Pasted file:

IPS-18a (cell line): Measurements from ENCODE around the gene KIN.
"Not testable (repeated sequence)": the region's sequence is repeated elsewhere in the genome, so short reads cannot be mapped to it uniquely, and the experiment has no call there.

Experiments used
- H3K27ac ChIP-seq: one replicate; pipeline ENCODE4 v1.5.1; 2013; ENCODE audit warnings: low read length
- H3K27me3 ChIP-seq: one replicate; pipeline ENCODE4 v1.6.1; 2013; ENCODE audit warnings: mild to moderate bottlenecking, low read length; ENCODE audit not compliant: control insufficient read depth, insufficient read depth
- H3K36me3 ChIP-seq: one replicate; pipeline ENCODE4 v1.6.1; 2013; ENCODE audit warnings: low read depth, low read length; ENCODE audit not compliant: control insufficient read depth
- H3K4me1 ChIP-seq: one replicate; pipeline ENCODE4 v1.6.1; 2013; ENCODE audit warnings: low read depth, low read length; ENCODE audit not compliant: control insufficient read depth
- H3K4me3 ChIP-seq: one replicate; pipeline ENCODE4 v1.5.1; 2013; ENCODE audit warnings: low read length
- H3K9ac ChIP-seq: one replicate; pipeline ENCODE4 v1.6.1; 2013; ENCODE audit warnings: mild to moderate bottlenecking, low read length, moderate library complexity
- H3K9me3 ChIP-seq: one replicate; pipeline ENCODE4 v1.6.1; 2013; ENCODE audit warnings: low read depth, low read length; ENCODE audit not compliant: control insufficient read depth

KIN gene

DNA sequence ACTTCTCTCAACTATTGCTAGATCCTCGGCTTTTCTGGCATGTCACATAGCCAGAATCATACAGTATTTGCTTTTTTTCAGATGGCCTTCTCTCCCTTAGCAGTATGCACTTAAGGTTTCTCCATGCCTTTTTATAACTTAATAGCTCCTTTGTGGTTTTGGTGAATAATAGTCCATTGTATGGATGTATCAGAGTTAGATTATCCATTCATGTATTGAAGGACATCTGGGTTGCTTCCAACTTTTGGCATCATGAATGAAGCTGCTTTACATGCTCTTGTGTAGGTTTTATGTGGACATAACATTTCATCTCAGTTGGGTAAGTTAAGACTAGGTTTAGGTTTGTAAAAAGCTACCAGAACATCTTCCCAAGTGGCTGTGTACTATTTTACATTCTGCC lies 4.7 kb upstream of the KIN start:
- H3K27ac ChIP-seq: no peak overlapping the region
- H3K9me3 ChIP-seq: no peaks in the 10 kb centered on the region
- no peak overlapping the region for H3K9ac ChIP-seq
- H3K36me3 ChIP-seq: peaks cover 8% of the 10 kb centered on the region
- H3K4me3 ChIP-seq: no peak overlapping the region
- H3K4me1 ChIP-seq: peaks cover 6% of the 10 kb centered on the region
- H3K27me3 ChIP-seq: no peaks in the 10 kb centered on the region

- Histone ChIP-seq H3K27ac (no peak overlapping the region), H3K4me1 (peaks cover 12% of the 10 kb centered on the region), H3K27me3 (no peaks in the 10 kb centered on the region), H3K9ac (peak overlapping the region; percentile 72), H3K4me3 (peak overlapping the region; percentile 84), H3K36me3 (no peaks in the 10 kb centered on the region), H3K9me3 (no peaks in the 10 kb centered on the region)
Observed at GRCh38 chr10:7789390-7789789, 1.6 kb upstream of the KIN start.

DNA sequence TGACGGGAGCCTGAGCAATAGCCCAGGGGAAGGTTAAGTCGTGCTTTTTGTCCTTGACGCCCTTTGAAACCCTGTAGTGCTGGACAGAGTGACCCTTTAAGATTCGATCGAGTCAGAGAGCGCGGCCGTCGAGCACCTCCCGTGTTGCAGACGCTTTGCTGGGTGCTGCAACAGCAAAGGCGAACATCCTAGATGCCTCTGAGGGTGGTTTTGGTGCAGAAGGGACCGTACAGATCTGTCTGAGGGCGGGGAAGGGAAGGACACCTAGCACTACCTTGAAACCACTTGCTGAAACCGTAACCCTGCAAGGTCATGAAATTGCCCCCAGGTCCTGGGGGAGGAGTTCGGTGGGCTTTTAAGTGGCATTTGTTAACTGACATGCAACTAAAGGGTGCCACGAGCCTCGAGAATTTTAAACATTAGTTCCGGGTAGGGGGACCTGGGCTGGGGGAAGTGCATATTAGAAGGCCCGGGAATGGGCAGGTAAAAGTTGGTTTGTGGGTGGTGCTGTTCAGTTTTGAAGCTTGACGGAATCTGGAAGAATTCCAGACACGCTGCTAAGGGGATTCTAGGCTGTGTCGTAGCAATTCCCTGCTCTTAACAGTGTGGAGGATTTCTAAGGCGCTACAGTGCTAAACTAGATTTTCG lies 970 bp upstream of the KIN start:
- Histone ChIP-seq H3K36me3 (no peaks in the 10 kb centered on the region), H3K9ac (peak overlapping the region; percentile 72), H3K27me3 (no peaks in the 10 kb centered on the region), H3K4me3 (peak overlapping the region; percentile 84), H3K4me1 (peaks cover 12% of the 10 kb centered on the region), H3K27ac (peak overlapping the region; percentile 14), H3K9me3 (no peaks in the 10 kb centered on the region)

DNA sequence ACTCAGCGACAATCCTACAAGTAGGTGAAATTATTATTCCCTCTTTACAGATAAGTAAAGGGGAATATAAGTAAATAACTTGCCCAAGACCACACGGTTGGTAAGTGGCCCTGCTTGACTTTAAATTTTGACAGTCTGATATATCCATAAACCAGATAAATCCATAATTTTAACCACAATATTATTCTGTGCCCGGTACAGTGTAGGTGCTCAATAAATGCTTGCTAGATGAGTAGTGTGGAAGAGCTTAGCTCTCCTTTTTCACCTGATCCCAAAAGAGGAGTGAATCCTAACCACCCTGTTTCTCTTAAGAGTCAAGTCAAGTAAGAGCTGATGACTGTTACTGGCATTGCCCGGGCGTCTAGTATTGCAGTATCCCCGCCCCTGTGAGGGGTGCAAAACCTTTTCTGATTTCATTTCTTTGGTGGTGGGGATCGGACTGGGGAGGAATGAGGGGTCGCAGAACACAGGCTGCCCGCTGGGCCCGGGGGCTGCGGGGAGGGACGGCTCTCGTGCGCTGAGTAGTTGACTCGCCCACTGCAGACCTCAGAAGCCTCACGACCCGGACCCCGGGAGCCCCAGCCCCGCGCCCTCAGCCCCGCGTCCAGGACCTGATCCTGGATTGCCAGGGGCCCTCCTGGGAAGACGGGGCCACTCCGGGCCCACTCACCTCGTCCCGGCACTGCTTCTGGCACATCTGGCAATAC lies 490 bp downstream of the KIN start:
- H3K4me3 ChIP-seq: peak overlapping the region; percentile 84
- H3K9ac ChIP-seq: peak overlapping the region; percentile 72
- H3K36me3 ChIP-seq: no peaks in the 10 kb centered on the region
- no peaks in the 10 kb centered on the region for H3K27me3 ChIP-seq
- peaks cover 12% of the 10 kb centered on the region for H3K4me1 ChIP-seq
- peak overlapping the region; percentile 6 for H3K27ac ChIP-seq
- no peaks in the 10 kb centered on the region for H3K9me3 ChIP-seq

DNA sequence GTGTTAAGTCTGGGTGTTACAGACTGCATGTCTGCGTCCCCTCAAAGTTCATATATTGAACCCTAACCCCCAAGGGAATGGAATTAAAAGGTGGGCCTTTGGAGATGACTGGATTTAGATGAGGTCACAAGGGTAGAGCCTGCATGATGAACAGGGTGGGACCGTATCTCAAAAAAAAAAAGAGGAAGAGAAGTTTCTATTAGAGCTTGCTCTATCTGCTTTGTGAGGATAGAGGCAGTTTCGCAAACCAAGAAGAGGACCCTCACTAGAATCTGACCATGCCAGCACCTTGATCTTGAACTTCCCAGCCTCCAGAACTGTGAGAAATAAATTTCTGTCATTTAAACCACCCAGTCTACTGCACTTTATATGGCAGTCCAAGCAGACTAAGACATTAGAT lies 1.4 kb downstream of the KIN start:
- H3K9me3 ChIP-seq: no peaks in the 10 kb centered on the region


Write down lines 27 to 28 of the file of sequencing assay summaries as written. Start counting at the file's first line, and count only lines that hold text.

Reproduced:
- H3K36me3 ChIP-seq: no peaks in the 10 kb centered on the region
- no peaks in the 10 kb centered on the region for H3K27me3 ChIP-seq